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ABCD In-Action: Poverty Reduction in New Brunswick

Posted on July 23, 2018
By Natasha Pei

Last April, Tamarack Institute’s Vibrant Communities hosted the first Asset-Based Community Development (ABCD) Canada learning event. The workshop brought together world-renowned ABCD trainers and 200 practitioners and residents working with or looking to apply an ABCD approach in their initiatives. Together, we learned that in order to create sustainable positive change, we must shift away from working to and for communities, towards doing more with and by communities – in a way that is not supportive or directive, but enables communities to help themselves; we learned about how communities throughout Canada, the USA and internationally are doing this work; were inspired by new connections between health and local associations; and learned about the simplicity and powerfulness of tools such as asset mapping.

Amongst the many highlights of our three days together were the six communities who shared their ABCD in-action story with the large group. They were short, inspiring 7-minute narratives describing how their collaboratives have been applying the guiding principles of ABCD to work alongside communities for social change.

Scott MacAfeeJoy Benson Green

The Government of New Brunswick’s Scott MacAfee and Vibrant Communities Charlotte County’s Joy Benson Green were two of the presenters, related the ABCD approach to their work in poverty reduction at a policy and systems-level and in a local coordination context, respectively.

The Government of New Brunswick, through the Economic and Social Inclusion Corporation (ESIC), holds the legal obligation to reduce income poverty by 25% and deep poverty by 50%, as well as to make significant progress in sustained economic and social inclusion.

To accomplish this, during the strategy’s consultation phase, the community made clear that the initiative must be based in community capacity building and must be driven by everyone – all four sectors must work together in order to overcome poverty.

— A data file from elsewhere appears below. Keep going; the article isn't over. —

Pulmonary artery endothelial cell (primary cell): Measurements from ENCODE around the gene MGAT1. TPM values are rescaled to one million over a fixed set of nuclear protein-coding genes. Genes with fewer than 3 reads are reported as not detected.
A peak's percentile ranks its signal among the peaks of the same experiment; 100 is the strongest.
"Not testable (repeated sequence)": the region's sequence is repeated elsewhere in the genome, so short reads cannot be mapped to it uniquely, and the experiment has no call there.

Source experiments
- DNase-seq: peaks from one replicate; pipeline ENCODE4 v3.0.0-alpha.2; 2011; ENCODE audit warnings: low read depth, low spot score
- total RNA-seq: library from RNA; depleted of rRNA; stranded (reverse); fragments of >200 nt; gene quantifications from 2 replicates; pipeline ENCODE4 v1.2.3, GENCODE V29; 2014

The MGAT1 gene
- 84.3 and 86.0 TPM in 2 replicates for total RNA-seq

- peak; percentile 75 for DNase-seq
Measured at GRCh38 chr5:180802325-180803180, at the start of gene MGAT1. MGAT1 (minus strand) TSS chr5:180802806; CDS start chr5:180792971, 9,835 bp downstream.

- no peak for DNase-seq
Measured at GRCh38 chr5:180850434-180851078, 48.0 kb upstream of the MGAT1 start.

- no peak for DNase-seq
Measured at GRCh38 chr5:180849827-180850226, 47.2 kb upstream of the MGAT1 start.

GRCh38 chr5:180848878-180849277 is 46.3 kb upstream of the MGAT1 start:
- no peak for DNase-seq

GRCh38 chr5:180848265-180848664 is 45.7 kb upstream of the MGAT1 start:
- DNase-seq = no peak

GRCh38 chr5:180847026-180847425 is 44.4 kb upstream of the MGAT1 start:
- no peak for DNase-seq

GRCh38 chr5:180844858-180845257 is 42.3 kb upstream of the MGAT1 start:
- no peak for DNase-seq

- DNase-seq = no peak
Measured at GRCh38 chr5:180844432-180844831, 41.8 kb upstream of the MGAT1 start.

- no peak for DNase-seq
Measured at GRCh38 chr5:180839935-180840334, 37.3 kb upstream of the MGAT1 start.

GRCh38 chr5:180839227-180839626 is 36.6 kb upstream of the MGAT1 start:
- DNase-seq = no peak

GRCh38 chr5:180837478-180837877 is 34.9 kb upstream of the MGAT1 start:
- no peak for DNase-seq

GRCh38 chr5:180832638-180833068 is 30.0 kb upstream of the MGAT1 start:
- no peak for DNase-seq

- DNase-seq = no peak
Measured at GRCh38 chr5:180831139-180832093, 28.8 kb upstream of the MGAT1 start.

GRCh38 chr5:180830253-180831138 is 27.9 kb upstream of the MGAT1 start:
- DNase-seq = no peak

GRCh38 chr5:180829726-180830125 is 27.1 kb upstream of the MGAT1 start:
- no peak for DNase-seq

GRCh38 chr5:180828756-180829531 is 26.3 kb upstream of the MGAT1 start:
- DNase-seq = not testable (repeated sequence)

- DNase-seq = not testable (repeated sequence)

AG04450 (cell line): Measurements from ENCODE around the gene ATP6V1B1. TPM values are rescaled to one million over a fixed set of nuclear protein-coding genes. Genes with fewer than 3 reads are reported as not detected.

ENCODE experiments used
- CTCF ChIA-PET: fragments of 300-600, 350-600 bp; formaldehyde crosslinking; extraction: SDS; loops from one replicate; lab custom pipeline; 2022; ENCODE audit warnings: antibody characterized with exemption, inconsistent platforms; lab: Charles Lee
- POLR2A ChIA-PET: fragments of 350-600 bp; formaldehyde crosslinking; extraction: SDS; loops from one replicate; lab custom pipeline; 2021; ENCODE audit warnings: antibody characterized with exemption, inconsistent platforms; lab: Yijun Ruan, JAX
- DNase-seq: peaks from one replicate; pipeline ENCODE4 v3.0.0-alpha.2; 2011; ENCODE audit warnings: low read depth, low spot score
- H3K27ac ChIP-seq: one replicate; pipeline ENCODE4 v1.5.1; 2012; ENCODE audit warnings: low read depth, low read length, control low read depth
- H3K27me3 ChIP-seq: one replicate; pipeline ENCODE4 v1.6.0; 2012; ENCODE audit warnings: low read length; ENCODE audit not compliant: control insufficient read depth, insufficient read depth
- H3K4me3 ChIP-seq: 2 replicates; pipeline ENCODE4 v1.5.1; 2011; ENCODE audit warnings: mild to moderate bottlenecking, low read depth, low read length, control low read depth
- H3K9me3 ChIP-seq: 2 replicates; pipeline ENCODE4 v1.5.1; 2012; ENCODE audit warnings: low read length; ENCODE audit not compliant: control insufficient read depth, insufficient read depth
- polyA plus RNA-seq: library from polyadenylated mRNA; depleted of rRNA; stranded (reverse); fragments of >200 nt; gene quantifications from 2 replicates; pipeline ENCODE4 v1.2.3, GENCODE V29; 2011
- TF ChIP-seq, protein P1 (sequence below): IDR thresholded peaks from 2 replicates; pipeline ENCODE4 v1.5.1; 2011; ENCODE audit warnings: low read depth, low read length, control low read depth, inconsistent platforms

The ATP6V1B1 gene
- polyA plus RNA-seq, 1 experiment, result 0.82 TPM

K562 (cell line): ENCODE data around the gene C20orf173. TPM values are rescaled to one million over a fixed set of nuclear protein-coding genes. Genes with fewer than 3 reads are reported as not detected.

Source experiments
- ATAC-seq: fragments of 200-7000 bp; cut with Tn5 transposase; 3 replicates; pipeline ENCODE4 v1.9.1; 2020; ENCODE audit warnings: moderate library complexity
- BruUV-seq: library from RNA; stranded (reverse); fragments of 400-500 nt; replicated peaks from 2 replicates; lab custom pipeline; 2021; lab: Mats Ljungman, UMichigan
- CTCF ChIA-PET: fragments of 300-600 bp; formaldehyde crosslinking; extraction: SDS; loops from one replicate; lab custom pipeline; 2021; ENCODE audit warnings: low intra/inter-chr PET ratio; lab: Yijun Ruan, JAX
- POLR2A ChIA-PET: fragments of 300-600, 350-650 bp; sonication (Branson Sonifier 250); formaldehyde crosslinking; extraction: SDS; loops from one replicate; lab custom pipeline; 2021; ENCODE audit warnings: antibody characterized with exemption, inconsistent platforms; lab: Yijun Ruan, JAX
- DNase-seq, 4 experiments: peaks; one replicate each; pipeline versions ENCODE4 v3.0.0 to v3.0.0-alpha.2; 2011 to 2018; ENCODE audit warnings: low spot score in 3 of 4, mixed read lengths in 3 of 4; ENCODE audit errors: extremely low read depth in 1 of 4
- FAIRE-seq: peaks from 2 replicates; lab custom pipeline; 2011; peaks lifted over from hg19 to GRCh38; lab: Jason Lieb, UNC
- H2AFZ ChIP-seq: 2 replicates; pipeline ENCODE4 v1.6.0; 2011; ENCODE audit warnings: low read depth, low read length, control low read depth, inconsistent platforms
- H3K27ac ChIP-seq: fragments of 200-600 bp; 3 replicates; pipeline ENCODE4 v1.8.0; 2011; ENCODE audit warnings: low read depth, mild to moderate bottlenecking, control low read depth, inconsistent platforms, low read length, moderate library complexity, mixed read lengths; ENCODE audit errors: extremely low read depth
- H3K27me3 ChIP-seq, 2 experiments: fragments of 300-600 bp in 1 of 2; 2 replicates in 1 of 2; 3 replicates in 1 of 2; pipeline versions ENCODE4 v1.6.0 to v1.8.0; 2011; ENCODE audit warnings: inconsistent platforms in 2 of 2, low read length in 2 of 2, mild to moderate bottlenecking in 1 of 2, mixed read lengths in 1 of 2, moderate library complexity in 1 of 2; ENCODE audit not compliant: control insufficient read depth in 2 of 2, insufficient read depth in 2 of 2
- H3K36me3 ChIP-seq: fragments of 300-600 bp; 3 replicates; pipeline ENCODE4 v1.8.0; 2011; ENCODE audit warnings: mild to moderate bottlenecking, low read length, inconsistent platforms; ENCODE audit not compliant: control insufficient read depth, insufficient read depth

Adopting local ownership of the strategy, 12 regions (Community Inclusion Networks [CINs]) were identified to define aligned priorities, implement activities, and measure poverty reduction progress in their area. Joy, speaking to the collaborative work in Charlotte County as 1 of the 12 CINs, provided us with a compelling account of unique ideas and assets they are building on in two of their communities. St. Stephen is growing their local economy by fostering more entrepreneurship and support for local businesses through a free Business Bootcamp mentorship program; and Milltown is improving grade school literacy and numeracy outcomes through fun summer camp activities and are moving to a holistic education model that incorporates parents and the entire community in a child’s education.


You can now read about New Brunswick’s ABCD story in rich detail. Their case study highlights how the province was intentional at each step about employing an asset-based approach rather than the more predominant deficit model to the poverty reduction initiative. It explains their process, vision, and breaks down the eight ABCD touchstones that helped them work with and by communities as they put their strategy into action.

You will also learn about how ABCD has been a particularly fitting approach in Charlotte County’s rural context; how Vibrant Communities Charlotte County has positioned themselves to take the community’s lead; read amazing stories of impact – fostering volunteerism and inclusion, increasing literacy rates through fun activities and developing a whole-systems approach to education; as well as notable challenges and lessons for ABCD practitioners.

Download Case Study.

Take Your Learning Further

Natasha Pei, Cities Reducing Poverty, Poverty Reduction Strategy

Natasha Pei

By Natasha Pei

Natasha Pei brings online content to life and engages our members in the Vibrant Communities learning centre for poverty reduction. Natasha's involvement with Tamarack began with the Communities First: Impacts of Community Engagement (CFICE) project, where she worked as a Research Assistant in the Poverty Reduction Hub, studying effective ways community-campus engagement can be undertaken to have real benefits for the community.

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